Writers Guild Cancels In-Person Meetings as Contract Talks Near

Writers Guild of America Building - Publicity - H 2017
Courtesy of WGA West

The precautionary move follows a similar but more extensive SAG-AFTRA decision the day before.

The Writers Guild of America West on Tuesday morning notified its members that it was canceling a large in-person membership meeting scheduled to be held that evening at the Hollywood Palladium and that in lieu of such meetings, the negotiating committee would share information by email over the next two weeks “as a precaution against COVID-19 (coronavirus).”

The WGA and the Alliance of Motion Picture and Television Producers are scheduled to begin talks March 23, but bargaining usually involves about a hundred negotiators in close quarters, some of whom fly in from New York or other locations. With people increasingly reluctant to travel by air or be in close quarters with others as health officials urge social distancing, those factors put the negotiations in serious question and raise the possibility that the contract, set to expire May 1, might simply be extended instead. The WGAW and the AMPTP had no comment.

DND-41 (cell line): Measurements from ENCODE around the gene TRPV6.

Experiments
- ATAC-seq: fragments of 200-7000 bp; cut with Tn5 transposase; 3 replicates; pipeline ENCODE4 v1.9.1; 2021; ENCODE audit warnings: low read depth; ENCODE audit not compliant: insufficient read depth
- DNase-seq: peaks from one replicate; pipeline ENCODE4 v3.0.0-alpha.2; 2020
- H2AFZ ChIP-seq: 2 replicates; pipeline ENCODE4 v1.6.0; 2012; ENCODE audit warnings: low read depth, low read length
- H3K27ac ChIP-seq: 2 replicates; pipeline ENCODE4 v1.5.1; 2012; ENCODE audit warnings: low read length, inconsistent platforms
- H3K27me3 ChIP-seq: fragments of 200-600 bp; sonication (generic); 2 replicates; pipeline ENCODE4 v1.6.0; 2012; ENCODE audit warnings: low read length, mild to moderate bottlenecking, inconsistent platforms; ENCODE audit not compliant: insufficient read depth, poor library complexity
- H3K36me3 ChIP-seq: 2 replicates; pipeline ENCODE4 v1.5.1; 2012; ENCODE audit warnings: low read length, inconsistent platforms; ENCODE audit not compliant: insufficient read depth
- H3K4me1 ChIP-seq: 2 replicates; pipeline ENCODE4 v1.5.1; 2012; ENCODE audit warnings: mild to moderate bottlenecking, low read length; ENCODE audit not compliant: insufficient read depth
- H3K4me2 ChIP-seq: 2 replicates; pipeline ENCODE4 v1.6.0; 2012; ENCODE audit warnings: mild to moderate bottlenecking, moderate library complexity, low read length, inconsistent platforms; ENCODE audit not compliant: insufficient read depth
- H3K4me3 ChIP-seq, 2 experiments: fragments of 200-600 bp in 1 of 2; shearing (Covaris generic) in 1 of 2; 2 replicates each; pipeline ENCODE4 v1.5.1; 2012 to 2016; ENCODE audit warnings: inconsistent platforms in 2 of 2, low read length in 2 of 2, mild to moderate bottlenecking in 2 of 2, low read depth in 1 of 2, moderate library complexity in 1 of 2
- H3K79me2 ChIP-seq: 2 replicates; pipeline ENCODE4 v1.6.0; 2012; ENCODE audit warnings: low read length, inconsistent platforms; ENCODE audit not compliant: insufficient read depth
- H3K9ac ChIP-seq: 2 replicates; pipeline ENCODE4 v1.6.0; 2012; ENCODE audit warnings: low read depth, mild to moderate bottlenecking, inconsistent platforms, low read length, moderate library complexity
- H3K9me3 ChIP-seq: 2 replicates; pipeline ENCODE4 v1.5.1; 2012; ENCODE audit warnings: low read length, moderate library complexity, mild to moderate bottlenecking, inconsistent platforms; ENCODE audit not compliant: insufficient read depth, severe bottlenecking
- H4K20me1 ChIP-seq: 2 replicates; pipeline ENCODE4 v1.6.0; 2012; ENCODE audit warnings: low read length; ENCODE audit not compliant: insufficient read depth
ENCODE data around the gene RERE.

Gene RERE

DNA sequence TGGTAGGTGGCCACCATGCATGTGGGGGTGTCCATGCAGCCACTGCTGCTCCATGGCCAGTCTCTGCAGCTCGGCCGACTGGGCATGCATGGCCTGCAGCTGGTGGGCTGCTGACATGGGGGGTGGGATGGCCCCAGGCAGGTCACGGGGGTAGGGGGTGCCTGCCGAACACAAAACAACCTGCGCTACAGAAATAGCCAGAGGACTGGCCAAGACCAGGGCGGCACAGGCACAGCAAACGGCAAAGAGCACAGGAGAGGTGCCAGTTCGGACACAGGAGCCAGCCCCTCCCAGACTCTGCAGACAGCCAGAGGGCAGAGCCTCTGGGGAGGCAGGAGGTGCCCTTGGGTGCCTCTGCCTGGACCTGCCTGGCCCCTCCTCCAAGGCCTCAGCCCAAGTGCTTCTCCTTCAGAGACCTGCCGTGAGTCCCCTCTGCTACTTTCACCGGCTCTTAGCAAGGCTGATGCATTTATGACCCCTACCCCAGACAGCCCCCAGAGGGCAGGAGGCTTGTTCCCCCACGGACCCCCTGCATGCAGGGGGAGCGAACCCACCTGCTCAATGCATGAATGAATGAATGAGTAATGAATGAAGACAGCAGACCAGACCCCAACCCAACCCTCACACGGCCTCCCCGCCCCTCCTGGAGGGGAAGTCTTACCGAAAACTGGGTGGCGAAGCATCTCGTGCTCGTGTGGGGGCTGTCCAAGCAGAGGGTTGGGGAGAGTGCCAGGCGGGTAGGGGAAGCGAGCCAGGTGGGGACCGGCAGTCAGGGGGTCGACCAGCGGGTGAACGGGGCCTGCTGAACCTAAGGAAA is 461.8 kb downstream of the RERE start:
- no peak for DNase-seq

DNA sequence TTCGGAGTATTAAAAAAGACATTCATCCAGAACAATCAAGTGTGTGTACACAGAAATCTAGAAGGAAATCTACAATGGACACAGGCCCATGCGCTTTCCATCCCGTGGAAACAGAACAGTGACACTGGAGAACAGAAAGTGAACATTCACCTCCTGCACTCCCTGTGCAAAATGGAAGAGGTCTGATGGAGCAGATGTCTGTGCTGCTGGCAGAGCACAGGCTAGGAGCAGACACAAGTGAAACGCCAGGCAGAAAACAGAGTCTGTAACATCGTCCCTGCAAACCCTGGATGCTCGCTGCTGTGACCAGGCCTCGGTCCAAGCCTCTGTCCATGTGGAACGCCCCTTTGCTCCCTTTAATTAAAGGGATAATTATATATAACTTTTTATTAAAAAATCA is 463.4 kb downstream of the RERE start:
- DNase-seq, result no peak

Tuesday’s move by the writers follows a SAG-AFTRA decision on Monday to cancel most in-person meetings and non-essential travel. The performers' contract expires June 30, but whether they will negotiate — in which case mid-May would be a likely start date — or extend is also unknown.

Meanwhile, as previously reported, the Directors Guild of America board unanimously approved a deal reached with the AMPTP and will be sending it to members for ratification ahead of that union’s June 30 contract expiration. Approval is expected.

But even having a contract or extension won’t insulate any industry participants from a production shutdown, should the virus force that eventuality. Industry observers had predicted a rocky negotiating cycle all along, thanks to the technological change inherent in the industry’s pivot to streaming. But no one foresaw that a pathogen would emerge to spark a global epidemic — not just of disease, but also of fear and economic disruption.